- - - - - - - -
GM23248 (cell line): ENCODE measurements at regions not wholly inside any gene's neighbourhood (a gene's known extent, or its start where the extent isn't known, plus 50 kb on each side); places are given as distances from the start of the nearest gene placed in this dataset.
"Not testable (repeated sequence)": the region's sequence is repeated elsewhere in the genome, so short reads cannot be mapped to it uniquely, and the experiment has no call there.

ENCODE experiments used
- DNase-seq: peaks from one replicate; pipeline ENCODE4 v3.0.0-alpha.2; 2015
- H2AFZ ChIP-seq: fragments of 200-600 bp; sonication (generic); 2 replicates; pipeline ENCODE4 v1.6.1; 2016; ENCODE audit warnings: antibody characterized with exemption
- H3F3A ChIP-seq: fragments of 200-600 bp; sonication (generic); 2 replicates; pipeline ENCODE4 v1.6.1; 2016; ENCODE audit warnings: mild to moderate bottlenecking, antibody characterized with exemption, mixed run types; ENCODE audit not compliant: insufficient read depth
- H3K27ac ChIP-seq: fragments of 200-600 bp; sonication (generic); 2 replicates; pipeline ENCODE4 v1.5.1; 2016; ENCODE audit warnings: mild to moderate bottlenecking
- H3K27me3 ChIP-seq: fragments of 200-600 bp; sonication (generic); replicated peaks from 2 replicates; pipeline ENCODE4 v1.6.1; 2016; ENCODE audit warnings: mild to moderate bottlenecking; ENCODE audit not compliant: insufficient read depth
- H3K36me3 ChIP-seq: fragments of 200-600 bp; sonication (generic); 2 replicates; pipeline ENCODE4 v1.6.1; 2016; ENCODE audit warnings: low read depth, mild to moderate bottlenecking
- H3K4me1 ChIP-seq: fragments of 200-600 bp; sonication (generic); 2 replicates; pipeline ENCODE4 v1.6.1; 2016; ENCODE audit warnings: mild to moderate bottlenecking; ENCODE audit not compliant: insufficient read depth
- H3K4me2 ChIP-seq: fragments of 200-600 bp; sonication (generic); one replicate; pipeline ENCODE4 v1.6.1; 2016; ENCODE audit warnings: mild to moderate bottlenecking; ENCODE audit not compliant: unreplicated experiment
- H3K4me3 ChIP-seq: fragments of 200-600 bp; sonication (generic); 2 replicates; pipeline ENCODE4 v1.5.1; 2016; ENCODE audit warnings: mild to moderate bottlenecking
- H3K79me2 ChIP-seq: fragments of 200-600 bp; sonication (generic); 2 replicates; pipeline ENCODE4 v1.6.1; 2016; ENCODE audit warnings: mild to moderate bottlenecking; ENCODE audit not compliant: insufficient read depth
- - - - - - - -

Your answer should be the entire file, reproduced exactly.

GM23248 (cell line): ENCODE measurements at regions not wholly inside any gene's neighbourhood (a gene's known extent, or its start where the extent isn't known, plus 50 kb on each side); places are given as distances from the start of the nearest gene placed in this dataset.
"Not testable (repeated sequence)": the region's sequence is repeated elsewhere in the genome, so short reads cannot be mapped to it uniquely, and the experiment has no call there.

ENCODE experiments used
- DNase-seq: peaks from one replicate; pipeline ENCODE4 v3.0.0-alpha.2; 2015
- H2AFZ ChIP-seq: fragments of 200-600 bp; sonication (generic); 2 replicates; pipeline ENCODE4 v1.6.1; 2016; ENCODE audit warnings: antibody characterized with exemption
- H3F3A ChIP-seq: fragments of 200-600 bp; sonication (generic); 2 replicates; pipeline ENCODE4 v1.6.1; 2016; ENCODE audit warnings: mild to moderate bottlenecking, antibody characterized with exemption, mixed run types; ENCODE audit not compliant: insufficient read depth
- H3K27ac ChIP-seq: fragments of 200-600 bp; sonication (generic); 2 replicates; pipeline ENCODE4 v1.5.1; 2016; ENCODE audit warnings: mild to moderate bottlenecking
- H3K27me3 ChIP-seq: fragments of 200-600 bp; sonication (generic); replicated peaks from 2 replicates; pipeline ENCODE4 v1.6.1; 2016; ENCODE audit warnings: mild to moderate bottlenecking; ENCODE audit not compliant: insufficient read depth
- H3K36me3 ChIP-seq: fragments of 200-600 bp; sonication (generic); 2 replicates; pipeline ENCODE4 v1.6.1; 2016; ENCODE audit warnings: low read depth, mild to moderate bottlenecking
- H3K4me1 ChIP-seq: fragments of 200-600 bp; sonication (generic); 2 replicates; pipeline ENCODE4 v1.6.1; 2016; ENCODE audit warnings: mild to moderate bottlenecking; ENCODE audit not compliant: insufficient read depth
- H3K4me2 ChIP-seq: fragments of 200-600 bp; sonication (generic); one replicate; pipeline ENCODE4 v1.6.1; 2016; ENCODE audit warnings: mild to moderate bottlenecking; ENCODE audit not compliant: unreplicated experiment
- H3K4me3 ChIP-seq: fragments of 200-600 bp; sonication (generic); 2 replicates; pipeline ENCODE4 v1.5.1; 2016; ENCODE audit warnings: mild to moderate bottlenecking
- H3K79me2 ChIP-seq: fragments of 200-600 bp; sonication (generic); 2 replicates; pipeline ENCODE4 v1.6.1; 2016; ENCODE audit warnings: mild to moderate bottlenecking; ENCODE audit not compliant: insufficient read depth